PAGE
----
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Social media is now part of the woven fabric of everyday life, particularly for young people wether it betexting, facebook...
·    Practitioners can use social media as a tool – whether to get content for face-to-face        sessions, working with ...
UK Webpages for young people & youth practitioners about online safety:Think you Know - http://www.thinkuknow.co.uk/CEOP -...
Katie Bacon   info@katiebacon.co.uk   @Katie_bacon   http://www.onlineyouthwork.co.uk
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20110525 katien bacon - online youth outreach

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20110525 katien bacon - online youth outreach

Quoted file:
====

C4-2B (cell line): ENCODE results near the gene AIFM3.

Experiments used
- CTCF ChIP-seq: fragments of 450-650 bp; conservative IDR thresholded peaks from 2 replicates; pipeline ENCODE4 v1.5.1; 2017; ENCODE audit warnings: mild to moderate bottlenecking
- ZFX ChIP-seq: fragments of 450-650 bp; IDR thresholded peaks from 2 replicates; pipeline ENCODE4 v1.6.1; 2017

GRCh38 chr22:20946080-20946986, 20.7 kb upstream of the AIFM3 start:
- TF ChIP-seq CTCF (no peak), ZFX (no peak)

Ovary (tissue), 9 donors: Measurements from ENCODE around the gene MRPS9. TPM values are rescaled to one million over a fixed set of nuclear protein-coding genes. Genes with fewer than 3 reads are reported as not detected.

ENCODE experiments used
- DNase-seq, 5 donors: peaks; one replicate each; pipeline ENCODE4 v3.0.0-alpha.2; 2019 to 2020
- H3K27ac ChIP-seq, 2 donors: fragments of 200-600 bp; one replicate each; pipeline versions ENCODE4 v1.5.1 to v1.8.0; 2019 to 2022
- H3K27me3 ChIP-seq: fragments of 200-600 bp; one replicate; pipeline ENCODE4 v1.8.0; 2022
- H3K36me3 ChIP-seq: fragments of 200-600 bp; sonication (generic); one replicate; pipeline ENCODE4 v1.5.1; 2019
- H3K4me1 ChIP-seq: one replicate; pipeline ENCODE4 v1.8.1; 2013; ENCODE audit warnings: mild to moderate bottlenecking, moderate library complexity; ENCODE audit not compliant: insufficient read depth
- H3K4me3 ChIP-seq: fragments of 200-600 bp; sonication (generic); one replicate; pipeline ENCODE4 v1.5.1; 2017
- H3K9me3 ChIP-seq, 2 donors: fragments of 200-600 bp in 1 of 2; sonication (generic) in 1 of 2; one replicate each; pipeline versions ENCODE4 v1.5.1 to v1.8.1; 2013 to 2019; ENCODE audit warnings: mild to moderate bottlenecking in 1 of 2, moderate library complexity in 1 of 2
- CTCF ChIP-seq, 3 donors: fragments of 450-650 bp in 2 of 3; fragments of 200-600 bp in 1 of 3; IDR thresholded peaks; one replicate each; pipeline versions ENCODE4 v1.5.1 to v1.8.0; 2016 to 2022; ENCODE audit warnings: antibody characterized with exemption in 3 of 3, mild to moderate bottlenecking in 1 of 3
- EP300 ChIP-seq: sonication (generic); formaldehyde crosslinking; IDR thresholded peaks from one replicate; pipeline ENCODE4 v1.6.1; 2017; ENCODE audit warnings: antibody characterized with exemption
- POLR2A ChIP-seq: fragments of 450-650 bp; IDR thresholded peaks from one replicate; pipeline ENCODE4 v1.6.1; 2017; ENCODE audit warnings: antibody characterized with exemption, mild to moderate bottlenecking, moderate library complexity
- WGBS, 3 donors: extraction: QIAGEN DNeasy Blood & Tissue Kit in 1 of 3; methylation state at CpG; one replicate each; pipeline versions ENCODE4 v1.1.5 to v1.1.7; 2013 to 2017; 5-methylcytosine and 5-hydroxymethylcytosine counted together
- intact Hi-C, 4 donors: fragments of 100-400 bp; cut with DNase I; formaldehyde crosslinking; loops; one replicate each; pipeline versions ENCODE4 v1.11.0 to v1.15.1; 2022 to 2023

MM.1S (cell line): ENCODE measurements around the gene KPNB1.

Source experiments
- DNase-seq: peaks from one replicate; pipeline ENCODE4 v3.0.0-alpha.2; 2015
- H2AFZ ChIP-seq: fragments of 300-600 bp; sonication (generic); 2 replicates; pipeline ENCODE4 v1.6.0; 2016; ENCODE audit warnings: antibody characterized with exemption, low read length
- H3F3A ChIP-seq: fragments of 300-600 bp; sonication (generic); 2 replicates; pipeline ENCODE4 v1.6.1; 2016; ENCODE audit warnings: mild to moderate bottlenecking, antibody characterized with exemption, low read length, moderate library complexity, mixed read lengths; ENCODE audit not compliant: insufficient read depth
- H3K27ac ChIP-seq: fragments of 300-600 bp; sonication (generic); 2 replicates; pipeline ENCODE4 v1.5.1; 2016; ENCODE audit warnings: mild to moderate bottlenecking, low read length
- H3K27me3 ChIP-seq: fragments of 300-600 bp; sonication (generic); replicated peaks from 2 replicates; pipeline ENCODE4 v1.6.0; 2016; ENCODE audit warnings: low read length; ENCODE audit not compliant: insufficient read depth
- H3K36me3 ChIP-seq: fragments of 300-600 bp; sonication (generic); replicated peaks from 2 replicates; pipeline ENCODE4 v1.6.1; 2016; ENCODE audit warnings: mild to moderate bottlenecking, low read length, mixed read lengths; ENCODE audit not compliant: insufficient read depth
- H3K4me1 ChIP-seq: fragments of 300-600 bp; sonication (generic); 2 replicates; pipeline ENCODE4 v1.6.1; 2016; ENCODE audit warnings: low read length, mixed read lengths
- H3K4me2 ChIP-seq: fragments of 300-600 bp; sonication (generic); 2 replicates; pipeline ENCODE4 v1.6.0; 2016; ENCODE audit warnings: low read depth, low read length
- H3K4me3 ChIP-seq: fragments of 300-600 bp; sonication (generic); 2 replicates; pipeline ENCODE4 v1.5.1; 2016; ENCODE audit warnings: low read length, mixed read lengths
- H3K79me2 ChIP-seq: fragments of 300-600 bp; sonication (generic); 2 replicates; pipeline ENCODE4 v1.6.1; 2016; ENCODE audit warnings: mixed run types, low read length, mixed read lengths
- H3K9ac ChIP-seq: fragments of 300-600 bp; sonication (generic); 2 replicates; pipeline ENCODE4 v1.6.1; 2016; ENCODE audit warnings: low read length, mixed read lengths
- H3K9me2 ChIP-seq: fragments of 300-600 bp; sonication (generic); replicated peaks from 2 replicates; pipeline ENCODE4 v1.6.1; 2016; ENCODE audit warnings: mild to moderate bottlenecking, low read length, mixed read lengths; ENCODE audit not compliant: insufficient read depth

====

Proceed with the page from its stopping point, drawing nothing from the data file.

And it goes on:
1. 1. Social media is now part of the woven fabric of everyday life, particularly for young people wether it betexting, facebook, twitter or catching the latest clip on youtube. Social media offers practitioners a costeffective & powerful tool to engage with a vast & diverse audience from their desk tops. Online YouthOutreach is a specialist company focused on delivering the solutions to remove these barriers and optimizesocial media as a key tool in youth provision services. There are a variety of courses & solutions we can offerdepending on where your organisation is in the journey to adopting social media and realising the potential.Please email Katie Bacon for more information info@katiebacon.co.uk or follow on Twitter @Katie_bacon Presentation notes from Online Youth OutreachLiving and learning with New Media; Summary findings from the Digital Youth ProjectIto, Mizuko, Heather A. Horst, Matteo Bittanti, danah boyd, Becky Herr-Stephenson, Patricia G.Lange, C.J. Pascoe, and Laura Robinson (with Sonja Baumer, Rachel Cody, Dilan Mahendran,Katynka Martínez, Dan Perkel, Christo Sims, and Lisa Tripp.) Living and Learning with NewMedia: Summary of Findings from the Digital Youth Project. The John D. and Catherine T.MacArthur Foundation Reports on Digital Media and Learning, November 2008http://digitalyouth.ischool.berkeley.edu/reporthttp://digitalyouth.ischool.berkeley.edu/Digital Youth Work practice modelDifferent professionals have different roles in supporting young people. The right response for eachprofessional will depend upon: · Their job role; · The sorts of activities they already work on to support young people; · Their professional ethics; · Their technical skills; · The available technology within their organisation;Even then, there is not ʻthe youth work wayʼ, ʻthe social work wayʼ and ʻthe teenage pregnancy co-ordinator wayʼ of using social media – there are variations within each profession. You can think ofthe responses as running on a scale from ʻAwarenessʼ to ʻOnline working and outreachʼ · All practitioners need to have awareness of social media – and to be able to understand that social media impacts upon young peopleʼs lives. · It is important that all practitioners are aware of both the opportunities and risks of social media, and are able to respond as required to young peopleʼs needs with this awareness of social media in mind. · Practitioners can support young people to understand, explore and navigate growing up in a social media rich world. · This doesnʼt mean practitioners have to use social media in their work, or be digitally savvy. But practitioners can provide the space for young people to talk in peer groups about issues of online identity or online behaviour, or they can make sure they take account of the Internet when designing projects. · For example, recognising that photos are often shared online by young people after events, a practitioner might spend time discussing with a group some ground-rules for photo sharing – using it as an opportunity to get the group thinking about the content they put online. Katie Bacon info@katiebacon.co.uk @Katie_bacon http://www.onlineyouthwork.co.uk